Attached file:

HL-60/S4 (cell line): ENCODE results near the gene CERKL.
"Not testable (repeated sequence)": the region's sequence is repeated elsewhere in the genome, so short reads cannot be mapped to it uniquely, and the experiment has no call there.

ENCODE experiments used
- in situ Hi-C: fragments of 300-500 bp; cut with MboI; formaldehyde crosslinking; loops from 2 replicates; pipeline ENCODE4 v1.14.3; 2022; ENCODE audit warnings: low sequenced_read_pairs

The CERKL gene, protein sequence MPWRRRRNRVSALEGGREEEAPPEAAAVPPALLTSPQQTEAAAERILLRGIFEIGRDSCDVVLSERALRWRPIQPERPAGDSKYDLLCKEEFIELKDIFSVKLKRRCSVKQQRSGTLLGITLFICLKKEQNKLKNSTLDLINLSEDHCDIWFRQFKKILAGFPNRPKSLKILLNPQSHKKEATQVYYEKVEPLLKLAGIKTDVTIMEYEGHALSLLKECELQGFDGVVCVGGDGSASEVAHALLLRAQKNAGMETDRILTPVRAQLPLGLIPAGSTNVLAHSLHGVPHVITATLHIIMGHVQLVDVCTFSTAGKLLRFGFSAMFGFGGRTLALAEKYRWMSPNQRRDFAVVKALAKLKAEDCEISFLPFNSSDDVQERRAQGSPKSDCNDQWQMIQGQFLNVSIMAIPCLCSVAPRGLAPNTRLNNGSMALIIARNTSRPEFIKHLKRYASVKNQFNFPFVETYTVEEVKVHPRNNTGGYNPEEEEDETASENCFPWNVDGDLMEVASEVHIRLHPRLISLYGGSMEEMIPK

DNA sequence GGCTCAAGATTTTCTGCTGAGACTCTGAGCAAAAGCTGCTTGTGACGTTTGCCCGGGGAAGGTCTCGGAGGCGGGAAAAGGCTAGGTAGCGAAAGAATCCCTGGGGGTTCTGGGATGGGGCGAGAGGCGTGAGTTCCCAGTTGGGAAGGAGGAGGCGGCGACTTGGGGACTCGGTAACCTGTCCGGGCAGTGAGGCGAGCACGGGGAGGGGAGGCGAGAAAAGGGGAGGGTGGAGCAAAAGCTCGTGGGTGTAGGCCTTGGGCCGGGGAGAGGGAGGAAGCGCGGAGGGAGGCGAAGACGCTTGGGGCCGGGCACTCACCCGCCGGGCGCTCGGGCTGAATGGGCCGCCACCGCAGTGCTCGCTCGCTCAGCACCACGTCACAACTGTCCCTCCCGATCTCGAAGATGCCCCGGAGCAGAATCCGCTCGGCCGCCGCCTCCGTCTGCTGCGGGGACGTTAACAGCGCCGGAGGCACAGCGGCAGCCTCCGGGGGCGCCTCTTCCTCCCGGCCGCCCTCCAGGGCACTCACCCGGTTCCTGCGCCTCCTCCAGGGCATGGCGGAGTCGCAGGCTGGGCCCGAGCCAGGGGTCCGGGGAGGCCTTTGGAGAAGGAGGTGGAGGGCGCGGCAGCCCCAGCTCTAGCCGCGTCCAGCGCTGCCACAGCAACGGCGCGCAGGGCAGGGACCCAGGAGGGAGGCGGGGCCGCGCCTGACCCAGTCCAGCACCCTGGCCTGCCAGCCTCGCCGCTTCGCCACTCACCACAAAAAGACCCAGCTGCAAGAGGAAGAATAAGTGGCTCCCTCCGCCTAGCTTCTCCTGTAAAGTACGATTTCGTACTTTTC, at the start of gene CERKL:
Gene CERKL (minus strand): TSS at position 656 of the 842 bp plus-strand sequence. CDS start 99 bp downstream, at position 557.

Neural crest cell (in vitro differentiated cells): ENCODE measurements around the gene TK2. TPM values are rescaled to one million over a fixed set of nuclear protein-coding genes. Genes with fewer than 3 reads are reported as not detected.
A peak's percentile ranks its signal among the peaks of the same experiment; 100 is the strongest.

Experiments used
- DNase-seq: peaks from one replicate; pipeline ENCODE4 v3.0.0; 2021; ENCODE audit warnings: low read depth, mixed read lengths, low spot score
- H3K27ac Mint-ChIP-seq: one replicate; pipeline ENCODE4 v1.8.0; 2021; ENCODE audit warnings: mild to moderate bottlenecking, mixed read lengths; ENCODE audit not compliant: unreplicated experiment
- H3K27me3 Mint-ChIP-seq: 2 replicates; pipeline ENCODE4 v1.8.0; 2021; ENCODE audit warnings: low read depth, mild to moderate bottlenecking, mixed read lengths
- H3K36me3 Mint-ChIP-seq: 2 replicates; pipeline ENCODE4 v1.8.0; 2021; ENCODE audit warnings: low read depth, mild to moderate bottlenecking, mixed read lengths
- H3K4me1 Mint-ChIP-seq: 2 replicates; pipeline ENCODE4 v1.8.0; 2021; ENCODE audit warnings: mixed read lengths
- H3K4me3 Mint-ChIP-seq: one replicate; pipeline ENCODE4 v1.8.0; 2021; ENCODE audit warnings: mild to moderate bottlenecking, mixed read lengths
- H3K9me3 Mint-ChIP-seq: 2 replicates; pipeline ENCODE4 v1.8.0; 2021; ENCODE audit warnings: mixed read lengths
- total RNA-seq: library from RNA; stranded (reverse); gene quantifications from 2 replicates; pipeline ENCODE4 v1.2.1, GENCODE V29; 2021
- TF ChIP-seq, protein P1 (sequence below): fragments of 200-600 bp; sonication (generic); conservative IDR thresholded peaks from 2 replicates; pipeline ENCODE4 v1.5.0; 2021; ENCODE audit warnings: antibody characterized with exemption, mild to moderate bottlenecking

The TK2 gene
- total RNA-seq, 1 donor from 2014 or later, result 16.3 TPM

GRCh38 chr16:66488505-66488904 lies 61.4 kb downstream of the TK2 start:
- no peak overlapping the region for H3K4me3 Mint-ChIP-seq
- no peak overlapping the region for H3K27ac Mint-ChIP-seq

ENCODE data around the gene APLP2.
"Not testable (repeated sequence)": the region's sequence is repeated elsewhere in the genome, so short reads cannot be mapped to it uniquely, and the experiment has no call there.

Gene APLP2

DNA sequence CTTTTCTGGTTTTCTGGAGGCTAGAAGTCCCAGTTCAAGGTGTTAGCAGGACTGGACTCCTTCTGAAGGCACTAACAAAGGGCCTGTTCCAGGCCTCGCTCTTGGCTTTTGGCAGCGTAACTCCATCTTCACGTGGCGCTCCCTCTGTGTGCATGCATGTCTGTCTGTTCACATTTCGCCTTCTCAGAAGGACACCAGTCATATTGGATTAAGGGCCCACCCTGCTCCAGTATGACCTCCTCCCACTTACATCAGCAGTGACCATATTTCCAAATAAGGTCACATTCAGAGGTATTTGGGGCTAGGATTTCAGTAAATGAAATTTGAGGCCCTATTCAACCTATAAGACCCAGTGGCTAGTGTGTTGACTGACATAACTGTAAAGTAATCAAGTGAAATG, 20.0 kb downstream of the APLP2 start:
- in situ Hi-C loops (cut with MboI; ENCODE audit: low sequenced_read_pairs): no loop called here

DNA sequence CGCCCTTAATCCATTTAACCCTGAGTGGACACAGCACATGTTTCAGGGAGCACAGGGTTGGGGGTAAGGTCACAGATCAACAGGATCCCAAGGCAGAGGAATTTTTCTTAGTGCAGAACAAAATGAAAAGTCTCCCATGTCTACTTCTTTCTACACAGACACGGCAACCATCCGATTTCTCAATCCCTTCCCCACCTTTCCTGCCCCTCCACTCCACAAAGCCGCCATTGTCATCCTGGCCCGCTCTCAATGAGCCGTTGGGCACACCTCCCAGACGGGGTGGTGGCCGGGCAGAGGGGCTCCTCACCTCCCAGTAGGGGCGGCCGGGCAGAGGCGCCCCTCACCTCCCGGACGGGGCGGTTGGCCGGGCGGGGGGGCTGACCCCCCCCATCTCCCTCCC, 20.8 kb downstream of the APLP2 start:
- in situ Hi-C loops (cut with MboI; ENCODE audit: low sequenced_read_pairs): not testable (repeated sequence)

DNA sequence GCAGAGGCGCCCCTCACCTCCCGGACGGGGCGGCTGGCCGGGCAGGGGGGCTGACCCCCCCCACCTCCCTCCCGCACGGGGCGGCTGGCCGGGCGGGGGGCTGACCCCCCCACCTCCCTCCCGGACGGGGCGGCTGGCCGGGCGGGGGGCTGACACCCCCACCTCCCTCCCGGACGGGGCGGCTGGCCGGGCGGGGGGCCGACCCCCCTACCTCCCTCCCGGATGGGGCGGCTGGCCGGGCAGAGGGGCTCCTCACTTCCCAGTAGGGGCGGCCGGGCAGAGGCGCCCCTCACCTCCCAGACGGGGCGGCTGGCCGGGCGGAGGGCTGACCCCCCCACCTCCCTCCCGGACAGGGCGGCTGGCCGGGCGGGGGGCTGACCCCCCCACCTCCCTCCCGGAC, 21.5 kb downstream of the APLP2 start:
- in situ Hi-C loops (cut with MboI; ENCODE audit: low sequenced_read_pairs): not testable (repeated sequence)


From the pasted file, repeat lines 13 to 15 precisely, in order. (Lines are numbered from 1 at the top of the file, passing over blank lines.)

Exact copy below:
- H3K27me3 Mint-ChIP-seq: 2 replicates; pipeline ENCODE4 v1.8.0; 2021; ENCODE audit warnings: low read depth, mild to moderate bottlenecking, mixed read lengths
- H3K36me3 Mint-ChIP-seq: 2 replicates; pipeline ENCODE4 v1.8.0; 2021; ENCODE audit warnings: low read depth, mild to moderate bottlenecking, mixed read lengths
- H3K4me1 Mint-ChIP-seq: 2 replicates; pipeline ENCODE4 v1.8.0; 2021; ENCODE audit warnings: mixed read lengths